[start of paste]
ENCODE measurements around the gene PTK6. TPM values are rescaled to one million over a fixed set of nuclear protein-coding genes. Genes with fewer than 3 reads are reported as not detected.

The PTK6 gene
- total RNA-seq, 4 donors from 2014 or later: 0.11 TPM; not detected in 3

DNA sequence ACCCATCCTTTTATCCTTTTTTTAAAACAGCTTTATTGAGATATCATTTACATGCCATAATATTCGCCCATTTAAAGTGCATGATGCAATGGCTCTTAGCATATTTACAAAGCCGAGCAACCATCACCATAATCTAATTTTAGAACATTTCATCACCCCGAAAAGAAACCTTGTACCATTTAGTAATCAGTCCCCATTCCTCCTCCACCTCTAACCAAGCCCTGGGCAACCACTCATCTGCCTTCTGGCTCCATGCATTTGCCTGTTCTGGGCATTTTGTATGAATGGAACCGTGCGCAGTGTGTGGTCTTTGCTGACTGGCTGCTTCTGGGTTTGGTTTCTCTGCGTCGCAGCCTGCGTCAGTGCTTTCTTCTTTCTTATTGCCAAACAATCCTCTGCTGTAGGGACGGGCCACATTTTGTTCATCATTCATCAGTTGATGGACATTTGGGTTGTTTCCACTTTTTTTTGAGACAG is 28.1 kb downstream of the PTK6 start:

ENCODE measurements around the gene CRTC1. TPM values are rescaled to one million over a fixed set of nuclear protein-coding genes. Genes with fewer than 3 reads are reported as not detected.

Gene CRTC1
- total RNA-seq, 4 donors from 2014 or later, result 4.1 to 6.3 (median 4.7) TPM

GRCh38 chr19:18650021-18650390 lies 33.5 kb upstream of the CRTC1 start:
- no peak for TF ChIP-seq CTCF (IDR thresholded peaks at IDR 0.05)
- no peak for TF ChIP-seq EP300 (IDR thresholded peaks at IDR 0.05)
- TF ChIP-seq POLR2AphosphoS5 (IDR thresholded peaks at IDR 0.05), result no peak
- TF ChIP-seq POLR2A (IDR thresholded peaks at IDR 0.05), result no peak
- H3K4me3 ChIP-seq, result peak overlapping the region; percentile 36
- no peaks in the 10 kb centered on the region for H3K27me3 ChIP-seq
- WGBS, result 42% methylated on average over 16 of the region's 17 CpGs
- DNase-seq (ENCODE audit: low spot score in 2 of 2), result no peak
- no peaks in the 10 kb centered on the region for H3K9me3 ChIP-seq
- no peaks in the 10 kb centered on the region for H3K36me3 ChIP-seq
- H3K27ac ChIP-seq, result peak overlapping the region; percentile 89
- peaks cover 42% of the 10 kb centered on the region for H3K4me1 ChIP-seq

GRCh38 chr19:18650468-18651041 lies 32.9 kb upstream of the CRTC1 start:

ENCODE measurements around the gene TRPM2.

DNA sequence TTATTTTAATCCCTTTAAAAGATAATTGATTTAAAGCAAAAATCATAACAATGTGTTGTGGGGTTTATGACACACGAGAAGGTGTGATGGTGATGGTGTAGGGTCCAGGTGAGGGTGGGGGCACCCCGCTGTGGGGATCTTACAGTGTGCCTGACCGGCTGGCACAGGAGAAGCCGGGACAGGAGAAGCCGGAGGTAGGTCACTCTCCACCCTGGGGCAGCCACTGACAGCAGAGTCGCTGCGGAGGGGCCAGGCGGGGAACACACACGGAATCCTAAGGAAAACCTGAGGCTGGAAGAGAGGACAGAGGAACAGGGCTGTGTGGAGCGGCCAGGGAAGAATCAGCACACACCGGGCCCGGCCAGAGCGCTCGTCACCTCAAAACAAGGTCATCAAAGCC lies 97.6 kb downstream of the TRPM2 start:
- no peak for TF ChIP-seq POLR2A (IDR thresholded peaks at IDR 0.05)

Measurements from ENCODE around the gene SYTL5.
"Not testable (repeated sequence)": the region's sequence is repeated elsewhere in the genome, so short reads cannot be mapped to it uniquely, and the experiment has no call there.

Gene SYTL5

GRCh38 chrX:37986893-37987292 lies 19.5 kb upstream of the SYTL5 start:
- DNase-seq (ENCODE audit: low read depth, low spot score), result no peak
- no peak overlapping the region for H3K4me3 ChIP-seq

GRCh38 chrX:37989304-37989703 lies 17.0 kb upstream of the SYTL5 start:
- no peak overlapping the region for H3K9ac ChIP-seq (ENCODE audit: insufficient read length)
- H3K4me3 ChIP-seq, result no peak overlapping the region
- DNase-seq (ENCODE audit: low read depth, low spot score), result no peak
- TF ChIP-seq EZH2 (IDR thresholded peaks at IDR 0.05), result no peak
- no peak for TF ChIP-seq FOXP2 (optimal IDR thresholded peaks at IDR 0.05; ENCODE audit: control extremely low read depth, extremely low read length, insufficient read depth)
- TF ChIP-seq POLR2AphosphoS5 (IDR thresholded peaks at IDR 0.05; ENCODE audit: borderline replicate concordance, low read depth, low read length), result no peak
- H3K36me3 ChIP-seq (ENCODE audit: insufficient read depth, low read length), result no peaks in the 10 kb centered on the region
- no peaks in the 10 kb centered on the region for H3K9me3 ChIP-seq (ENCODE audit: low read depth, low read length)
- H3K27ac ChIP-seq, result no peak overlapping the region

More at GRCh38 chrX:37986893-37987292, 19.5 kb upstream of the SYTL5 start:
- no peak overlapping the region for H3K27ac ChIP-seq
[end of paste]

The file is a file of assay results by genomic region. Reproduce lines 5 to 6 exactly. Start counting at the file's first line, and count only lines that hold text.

ENCODE measurements around the gene CRTC1. TPM values are rescaled to one million over a fixed set of nuclear protein-coding genes. Genes with fewer than 3 reads are reported as not detected.

Gene CRTC1